Coelurus

Name: Coelurus ‭(‬Hollow tail‭)‬.
Phonetic: See-lur-us.
Named By: Othniel Charles Marsh‭ ‬-‭ ‬1879.
Synonyms: Coelurus agilis,‭ ‬Elaphrosaurus agilis.
Classification: Chordata,‭ ‬Reptilia,‭ ‬Dinosauria,‭ ‬Saurischia,‭ ‬Theropoda,‭ ‬Coelurosauria,‭ ‬Coeluridae.
Species: C.‭ ‬fragilis.
Diet: Carnivore.
Size: Estimated to be about‭ ‬2.4‭ ‬meters long.
Known locations: USA,‭ ‬Wyoming‭ ‬-‭ ‬Morrison Formation.
Time period: Kimmeridgian of the Jurassic.
Fossil representation: Partial post cranial skeleton.

       Although only a little dinosaur,‭ ‬the taxonomic history of Coelurus can be confusing to say the least.‭ ‬The first small theropod dinosaur from‭ ‬the famous Morrison Formation to be named,‭ ‬in the past the genus Coelurus has crossed paths with other small Morrison formation theropods such as Ornitholestes and Tanycolagreus.‭ ‬In addition to this former Coelurus species named as C.‭ ‬bauri and C.‭ ‬longicollis were re-named as being Coelophysis,‭ ‬a much earlier theropod dinosaur.‭ ‬In short the only valid species of Coelurus at the time of writing is C.‭ ‬fragilis.‭ ‬Another former species,‭ ‬C.‭ ‬agilis that was once also described as a species of Elaphrosaurus is now considered to be a synonym to C.‭ ‬fragilis.
       Though small,‭ ‬Coelurus was elongated with a long neck thanks to the vertebrae that were also elongated.‭ ‬In addition to this general appearance,‭ ‬the rear legs were also very long and slender,‭ ‬indicating that Coelurus was both lightly built and very swift.‭ ‬It is likely that Coelurus was a predator of small vertebrates such as lizards and primitive mammals,‭ ‬but smaller ornithopod dinosaurs such as Dryosaurus and Othnielosaurus could also have been attacked,‭ ‬especially when sick or not yet fully grown.‭ ‬The speed that allowed Coelurus to be a hunter would have also been its best defence however,‭ ‬as larger theropod dinosaurs such as Ceratosaurus,‭ ‬Torvosaurus and Allosaurus are also known from the Morrison Formation,‭ ‬with Allosaurus being particularly common.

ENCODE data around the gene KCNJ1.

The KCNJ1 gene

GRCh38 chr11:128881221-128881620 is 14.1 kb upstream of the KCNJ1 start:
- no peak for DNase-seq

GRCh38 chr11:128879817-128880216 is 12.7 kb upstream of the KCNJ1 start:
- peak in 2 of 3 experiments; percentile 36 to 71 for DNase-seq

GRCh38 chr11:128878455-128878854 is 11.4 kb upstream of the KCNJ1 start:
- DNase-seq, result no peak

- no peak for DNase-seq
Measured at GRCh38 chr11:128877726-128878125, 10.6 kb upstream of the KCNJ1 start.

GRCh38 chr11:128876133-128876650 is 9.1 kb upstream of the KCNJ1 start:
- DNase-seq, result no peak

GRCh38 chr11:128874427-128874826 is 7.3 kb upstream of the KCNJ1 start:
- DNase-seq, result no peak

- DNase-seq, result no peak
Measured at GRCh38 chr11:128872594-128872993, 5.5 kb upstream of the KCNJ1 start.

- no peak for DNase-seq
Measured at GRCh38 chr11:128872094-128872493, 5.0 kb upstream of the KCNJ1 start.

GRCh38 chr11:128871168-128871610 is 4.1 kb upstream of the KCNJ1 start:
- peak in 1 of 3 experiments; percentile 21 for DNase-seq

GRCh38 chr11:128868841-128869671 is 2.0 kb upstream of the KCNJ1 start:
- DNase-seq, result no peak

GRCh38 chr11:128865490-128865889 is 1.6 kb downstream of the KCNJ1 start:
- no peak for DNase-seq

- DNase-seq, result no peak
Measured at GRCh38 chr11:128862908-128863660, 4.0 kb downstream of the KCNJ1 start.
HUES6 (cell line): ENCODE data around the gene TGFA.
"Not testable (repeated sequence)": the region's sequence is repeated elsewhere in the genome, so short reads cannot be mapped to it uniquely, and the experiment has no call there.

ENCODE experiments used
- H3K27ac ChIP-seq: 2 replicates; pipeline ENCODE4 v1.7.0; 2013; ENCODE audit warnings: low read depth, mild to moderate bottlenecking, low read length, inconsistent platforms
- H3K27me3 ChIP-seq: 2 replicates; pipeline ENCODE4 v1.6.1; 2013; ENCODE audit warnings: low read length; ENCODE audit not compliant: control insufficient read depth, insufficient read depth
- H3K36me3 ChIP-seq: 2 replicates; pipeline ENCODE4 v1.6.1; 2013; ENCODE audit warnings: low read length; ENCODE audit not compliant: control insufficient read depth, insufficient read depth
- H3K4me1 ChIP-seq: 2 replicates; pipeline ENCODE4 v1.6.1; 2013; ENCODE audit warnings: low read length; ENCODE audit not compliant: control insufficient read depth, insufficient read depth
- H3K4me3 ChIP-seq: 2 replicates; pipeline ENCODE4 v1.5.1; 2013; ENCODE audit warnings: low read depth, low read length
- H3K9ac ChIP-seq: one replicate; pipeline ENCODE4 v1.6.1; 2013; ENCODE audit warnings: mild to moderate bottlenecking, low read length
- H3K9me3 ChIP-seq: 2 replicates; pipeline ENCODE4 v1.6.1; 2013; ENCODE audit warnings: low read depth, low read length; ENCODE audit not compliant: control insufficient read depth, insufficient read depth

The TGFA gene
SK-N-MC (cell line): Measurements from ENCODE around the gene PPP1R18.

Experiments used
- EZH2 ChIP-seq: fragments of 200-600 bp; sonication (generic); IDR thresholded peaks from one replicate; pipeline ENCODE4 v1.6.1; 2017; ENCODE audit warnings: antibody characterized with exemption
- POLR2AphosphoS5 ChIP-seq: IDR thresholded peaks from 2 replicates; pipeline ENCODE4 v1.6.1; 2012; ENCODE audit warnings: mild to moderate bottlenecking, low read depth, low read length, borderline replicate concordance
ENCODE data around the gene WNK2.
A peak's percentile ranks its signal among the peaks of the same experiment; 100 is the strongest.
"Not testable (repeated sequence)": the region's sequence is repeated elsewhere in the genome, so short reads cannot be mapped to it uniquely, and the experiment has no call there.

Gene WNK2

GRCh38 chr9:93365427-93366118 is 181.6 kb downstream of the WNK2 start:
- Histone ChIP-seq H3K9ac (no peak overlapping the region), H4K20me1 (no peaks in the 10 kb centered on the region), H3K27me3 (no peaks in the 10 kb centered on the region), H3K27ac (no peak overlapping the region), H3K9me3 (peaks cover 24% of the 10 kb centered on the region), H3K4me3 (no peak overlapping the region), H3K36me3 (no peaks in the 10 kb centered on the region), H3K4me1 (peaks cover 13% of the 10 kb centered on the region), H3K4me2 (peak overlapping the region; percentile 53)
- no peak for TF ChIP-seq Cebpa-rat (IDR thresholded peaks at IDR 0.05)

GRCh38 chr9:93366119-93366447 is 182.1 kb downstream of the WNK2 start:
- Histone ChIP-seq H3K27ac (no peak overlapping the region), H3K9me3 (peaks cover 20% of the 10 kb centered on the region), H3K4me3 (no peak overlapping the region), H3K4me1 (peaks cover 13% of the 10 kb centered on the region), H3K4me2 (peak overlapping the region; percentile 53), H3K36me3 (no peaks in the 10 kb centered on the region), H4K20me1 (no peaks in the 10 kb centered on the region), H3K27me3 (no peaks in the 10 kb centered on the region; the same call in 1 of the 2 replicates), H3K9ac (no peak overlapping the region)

Despite only now being known from a partial skeleton,‭ ‬the hollow nature of the tail which was the inspiration for the name Coelurus,‭ ‬has also been used to identify an entire group of theropod dinosaurs called the Coelurosauria.‭ ‬The Coelurosauria today branches off to include many of the more well-known theropod groups including the alvarezsaurs,‭ ‬ornithomimosaurs,‭ ‬therizinosaurs,‭ ‬dromaeosaurs,‭ ‬and most famous of all these,‭ ‬the tyrannosaurs.‭ ‬This is a stark contrast to when the Coelurosauria was first created to only include the small theropod dinosaurs,‭ ‬something that it is no longer used for.‭ ‬However,‭ ‬the partial nature of the only remaining Coelurus fossils means that there are still a lot of unanswered questions concerning exactly how the Coelurus genus was related to all these others.‭ ‬Unfortunately our ability to answer these questions depends entirely upon future fossil discoveries being made.

Further reading
-‭ ‬Notice of new Jurassic reptiles.‭ ‬-‭ ‬American Journal of Science,‭ ‬series‭ ‬3‭ ‬18:‭ ‬501‭–‬505.‭ ‬-‭ ‬Othniel Charles Marsh‭ ‬-‭ ‬1879.
-‭ ‬The dinosaurian genus Coelurus.‭ ‬-‭ ‬American Naturalist‭ ‬21:‭ ‬367‭–‬369.‭ ‬-‭ ‬Edward Drinker Cope‭ ‬-‭ ‬1887.
-‭ ‬On a new genus of Triassic Dinosauria.‭ ‬-‭ ‬American Naturalist‭ ‬23:‭ ‬626.‭ ‬-‭ ‬Edward Drinker Cope‭ ‬-‭ ‬1889.
-‭ ‬Coelurus and Ornitholestes:‭ ‬Are they the same‭? ‬-‭ ‬John H.‭ ‬Ostrom‭ ‬-‭ ‬In Aspects of Vertebrate History:‭ ‬Essays in Honor of Edwin Harris Colbert,‭ ‬Louis L.‭ ‬Jacobs‭ (‬ed‭) ‬-‭ ‬Flagstaff:‭ ‬Museum of Northern Arizona Press.‭ ‬pp.‭ ‬245‭–‬256‭ ‬-‭ ‬1980.
-‭ ‬A new skeleton of Coelurus fragilis from the Morrison Formation of Wyoming.‭ ‬-‭ ‬Journal of Vertebrate Paleontology‭ ‬18‭ (‬3,‭ ‬Suppl.‭)‬:‭ ‬64A.‭ ‬-‭ ‬Clifford A.‭ ‬Miles,‭ ‬Kenneth Carpenter‭ & ‬Karen Cloward‭ ‬-‭ ‬1998.
-‭ ‬Redescription of the small maniraptoran theropods Ornitholestes and Coelurus from the Upper Jurassic Morrison Formation of Wyoming‭ ‬-‭ ‬Kenneth Carpenter,‭ ‬Clifford Miles,‭ ‬John H.‭ ‬Ostrom‭ & ‬Karen Cloward‭ ‬-‭ ‬In The Carnivorous Dinosaurs,‭ ‬Kenneth Carpenter‭ (‬ed‭)‬.-‭ ‬Bloomington:‭ ‬Indiana University Press.‭ ‬pp.‭ ‬49‭–‬71‭ ‬-‭ ‬2005.



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